Stair sprinting

Does sprinting upstairs have a place in a sprinter’s program?

I’m not a fan: too frontside dominant, surface too hard, injury risk high (missed step) when fatigued, spacing remains the same unlike during acceleration pattern on any other surface.

Plenty of athletes have done some of it, in the way of stadium runs. I think Tom Tellez’s folks at Houston did it.

It’s gruelling work, but so is climbing Mt Everest and I’m not sure that’s specific to sprinting either. :slight_smile:

I would think it was good if you couldn’t do amything else, I.e. Weather injury, etc. Some use it to the feel and posture of max velocity mechanics.

At Stanford, the stadium was ideal if you ran every other row/bench because the rows got steeper as you went. It worked for 10 to 12 steps (20 to 24 rows) very well. Now, they’ve resurfaced the seats with metal covers and, as a result, the spring from the wood is gone.

i agree that stairs can be dangerous and they do not mirror acceleration patterns - but what else can you do if you do not have access to hills during your GPP phase. we have used sled pulls on a tile floor - but that seems a bit risky as well.
how about a weighted vest or weighted pants (5-10% bw) for resisted runs on a soft rollout runway surface? would this be a better option for resistance runs?

sorry - i just researched the topic (weighted pants and vests) and i understand why that is not a good option either (weighted pants and vests drop hip height and foul up sprint mechanics). man i love this forum!

I personally feel they can be benifical to training because they work on getting the knees high, dorsal felxing, and arm drive. They also help keep damage low on the knees since the leg is not having to drop as far as they would on a flat surface. All of these are esstential to running, but they can be dangerous as stated above as far rolling ankles. But in my opinion they are verry similar to running hill type work and so there for have a place in a sprint program.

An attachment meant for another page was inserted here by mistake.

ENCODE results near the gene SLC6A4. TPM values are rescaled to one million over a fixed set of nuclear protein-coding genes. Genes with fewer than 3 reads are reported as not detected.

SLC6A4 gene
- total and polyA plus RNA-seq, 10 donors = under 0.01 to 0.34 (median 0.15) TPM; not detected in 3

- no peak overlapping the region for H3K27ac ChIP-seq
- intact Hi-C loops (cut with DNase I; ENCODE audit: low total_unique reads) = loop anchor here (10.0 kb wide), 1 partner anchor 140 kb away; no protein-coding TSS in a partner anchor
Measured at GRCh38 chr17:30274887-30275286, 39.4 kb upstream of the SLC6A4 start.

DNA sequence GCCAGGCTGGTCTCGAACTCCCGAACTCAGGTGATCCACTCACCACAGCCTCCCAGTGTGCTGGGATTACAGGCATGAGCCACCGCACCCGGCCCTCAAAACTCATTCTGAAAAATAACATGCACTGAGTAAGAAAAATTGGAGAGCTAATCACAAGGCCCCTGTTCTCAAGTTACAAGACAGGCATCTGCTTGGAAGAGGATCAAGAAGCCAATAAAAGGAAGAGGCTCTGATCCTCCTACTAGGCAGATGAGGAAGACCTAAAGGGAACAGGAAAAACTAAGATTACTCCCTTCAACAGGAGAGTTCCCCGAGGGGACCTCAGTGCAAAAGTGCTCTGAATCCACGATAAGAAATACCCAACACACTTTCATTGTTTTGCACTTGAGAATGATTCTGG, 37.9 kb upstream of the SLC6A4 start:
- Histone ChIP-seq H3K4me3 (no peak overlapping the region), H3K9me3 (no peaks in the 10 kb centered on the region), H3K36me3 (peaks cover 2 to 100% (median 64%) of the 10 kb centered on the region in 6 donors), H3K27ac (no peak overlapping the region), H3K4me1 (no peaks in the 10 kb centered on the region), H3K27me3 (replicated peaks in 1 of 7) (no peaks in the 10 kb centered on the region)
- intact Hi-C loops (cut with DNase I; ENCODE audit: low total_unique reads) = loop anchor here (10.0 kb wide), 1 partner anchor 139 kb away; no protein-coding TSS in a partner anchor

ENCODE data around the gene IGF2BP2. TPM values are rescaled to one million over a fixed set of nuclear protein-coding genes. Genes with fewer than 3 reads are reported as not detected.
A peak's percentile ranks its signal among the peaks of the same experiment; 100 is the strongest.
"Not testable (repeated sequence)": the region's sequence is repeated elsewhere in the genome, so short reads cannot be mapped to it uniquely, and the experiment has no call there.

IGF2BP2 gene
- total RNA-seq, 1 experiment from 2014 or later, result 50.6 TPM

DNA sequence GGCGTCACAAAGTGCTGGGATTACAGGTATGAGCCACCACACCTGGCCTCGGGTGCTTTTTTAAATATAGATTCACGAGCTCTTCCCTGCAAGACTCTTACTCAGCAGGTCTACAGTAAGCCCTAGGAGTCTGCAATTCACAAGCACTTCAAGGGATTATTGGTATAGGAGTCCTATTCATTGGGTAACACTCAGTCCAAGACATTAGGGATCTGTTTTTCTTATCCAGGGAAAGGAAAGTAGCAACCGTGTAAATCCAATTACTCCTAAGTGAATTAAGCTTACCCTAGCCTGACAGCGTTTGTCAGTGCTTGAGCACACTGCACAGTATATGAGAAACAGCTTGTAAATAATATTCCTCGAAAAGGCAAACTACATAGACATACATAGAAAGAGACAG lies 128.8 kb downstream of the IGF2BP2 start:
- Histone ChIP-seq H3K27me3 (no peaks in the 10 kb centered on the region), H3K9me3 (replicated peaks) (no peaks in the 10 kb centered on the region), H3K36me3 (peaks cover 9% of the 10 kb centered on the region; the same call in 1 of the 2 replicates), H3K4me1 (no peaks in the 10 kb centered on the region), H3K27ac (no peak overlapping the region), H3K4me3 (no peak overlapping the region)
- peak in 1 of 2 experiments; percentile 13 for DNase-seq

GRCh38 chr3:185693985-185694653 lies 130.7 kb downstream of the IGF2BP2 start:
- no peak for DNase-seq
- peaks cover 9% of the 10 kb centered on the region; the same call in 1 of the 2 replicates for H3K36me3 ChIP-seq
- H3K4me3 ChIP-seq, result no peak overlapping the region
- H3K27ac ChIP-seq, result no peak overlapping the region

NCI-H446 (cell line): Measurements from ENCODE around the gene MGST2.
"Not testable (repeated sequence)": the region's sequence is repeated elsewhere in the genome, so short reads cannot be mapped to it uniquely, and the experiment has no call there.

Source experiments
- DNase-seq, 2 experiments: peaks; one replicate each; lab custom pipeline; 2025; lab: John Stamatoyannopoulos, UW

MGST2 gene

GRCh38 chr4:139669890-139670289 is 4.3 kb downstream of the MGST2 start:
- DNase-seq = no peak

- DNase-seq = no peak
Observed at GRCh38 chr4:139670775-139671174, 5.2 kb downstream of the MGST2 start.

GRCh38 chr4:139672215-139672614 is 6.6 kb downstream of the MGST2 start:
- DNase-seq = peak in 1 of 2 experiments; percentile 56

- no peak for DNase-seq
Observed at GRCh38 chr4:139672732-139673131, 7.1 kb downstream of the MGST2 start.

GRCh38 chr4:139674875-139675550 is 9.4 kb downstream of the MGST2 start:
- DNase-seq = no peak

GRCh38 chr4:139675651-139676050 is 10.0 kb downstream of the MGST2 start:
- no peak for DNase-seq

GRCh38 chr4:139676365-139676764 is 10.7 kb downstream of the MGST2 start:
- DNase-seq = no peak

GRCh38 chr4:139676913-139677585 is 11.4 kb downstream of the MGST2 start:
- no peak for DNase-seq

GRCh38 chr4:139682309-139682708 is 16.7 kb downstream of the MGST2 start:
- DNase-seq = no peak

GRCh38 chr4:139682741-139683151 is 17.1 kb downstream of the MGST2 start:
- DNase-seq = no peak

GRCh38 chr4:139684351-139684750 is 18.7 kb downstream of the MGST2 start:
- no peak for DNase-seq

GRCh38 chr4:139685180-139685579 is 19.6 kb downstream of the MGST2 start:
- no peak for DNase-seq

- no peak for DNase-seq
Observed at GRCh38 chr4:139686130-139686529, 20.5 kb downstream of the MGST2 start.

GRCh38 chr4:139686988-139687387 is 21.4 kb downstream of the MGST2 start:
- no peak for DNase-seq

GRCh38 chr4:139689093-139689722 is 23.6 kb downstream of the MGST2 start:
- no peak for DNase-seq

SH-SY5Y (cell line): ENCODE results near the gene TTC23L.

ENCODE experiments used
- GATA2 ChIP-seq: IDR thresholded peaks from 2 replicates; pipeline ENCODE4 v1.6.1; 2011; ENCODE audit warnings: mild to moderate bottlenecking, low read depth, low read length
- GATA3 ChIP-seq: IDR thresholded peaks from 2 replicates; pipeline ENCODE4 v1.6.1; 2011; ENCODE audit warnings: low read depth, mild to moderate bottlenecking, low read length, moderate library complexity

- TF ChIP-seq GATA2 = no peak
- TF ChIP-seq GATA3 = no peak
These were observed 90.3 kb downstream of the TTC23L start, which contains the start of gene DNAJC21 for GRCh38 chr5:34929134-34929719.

personally i use sometimes if hills arent available due to weather and etc.

any ideas if bounding and plyos are good on stairs?

Yes they work very well, as studies by Istavan Javorik have shown. And i can attesst to so can our 52plus feet tripple guy.

Dick Booth uses them a lot for jumpers. He told me that when he first started at his local high school that he did a lot of them because they had almost no facilities or equipment. They did however have a school building with hallways and stairs.

I like stairs as a frequency type drill. So rather than “sprinting” up them, say as in skipping steps, try to hit every step as fast as possible. I guess it would be like a foot speed ladder on a incline.

Personally, I am not a fan of weighted pants, mainly because I injured myself using them. I do believe the drop in hip height contributed to the injury. I should have stuck with the sled (which we had used earlier in the season),:frowning: , live and learn I guess.

I came across some biomechanics research showing why stair running is more suited to humans. It was based on foot mechanics. Flat running involves more torque impact to joint spaces. Foot-strike biomechanics on stairs distribute forces evenly through joint structures (ankles, knees, hips, low back).

Stair running involves less torque impact on joints on landing. It can have a role in a sprinters program, so long as it is integrated with other training units.

Agreed so long as you don’t miss a step!